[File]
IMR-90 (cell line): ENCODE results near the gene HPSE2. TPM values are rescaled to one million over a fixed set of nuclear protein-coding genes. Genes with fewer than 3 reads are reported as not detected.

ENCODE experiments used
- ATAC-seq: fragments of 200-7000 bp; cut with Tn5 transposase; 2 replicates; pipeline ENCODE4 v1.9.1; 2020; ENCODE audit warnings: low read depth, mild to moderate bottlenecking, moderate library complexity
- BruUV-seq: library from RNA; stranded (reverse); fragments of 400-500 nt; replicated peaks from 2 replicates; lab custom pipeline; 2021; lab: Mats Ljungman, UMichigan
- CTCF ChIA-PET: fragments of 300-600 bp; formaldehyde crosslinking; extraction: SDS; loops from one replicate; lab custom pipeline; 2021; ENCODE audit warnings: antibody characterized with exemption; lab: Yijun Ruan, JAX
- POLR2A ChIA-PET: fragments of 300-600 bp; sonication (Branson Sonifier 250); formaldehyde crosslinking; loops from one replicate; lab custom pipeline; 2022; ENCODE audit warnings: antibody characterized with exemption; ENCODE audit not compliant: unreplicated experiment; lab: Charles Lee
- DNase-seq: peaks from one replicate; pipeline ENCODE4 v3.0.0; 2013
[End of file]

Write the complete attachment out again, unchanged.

IMR-90 (cell line): ENCODE results near the gene HPSE2. TPM values are rescaled to one million over a fixed set of nuclear protein-coding genes. Genes with fewer than 3 reads are reported as not detected.

ENCODE experiments used
- ATAC-seq: fragments of 200-7000 bp; cut with Tn5 transposase; 2 replicates; pipeline ENCODE4 v1.9.1; 2020; ENCODE audit warnings: low read depth, mild to moderate bottlenecking, moderate library complexity
- BruUV-seq: library from RNA; stranded (reverse); fragments of 400-500 nt; replicated peaks from 2 replicates; lab custom pipeline; 2021; lab: Mats Ljungman, UMichigan
- CTCF ChIA-PET: fragments of 300-600 bp; formaldehyde crosslinking; extraction: SDS; loops from one replicate; lab custom pipeline; 2021; ENCODE audit warnings: antibody characterized with exemption; lab: Yijun Ruan, JAX
- POLR2A ChIA-PET: fragments of 300-600 bp; sonication (Branson Sonifier 250); formaldehyde crosslinking; loops from one replicate; lab custom pipeline; 2022; ENCODE audit warnings: antibody characterized with exemption; ENCODE audit not compliant: unreplicated experiment; lab: Charles Lee
- DNase-seq: peaks from one replicate; pipeline ENCODE4 v3.0.0; 2013